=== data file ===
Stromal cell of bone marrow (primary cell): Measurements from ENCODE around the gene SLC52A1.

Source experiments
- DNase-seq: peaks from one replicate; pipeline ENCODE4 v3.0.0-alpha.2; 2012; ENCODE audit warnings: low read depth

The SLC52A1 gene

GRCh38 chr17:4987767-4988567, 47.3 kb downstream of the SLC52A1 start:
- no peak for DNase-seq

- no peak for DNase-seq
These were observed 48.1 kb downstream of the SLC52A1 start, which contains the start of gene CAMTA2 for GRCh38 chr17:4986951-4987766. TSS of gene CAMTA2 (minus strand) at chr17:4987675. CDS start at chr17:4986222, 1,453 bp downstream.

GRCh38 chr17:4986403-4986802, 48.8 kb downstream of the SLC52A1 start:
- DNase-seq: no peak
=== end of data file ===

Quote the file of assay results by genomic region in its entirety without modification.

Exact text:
Stromal cell of bone marrow (primary cell): Measurements from ENCODE around the gene SLC52A1.

Source experiments
- DNase-seq: peaks from one replicate; pipeline ENCODE4 v3.0.0-alpha.2; 2012; ENCODE audit warnings: low read depth

The SLC52A1 gene

GRCh38 chr17:4987767-4988567, 47.3 kb downstream of the SLC52A1 start:
- no peak for DNase-seq

- no peak for DNase-seq
These were observed 48.1 kb downstream of the SLC52A1 start, which contains the start of gene CAMTA2 for GRCh38 chr17:4986951-4987766. TSS of gene CAMTA2 (minus strand) at chr17:4987675. CDS start at chr17:4986222, 1,453 bp downstream.

GRCh38 chr17:4986403-4986802, 48.8 kb downstream of the SLC52A1 start:
- DNase-seq: no peak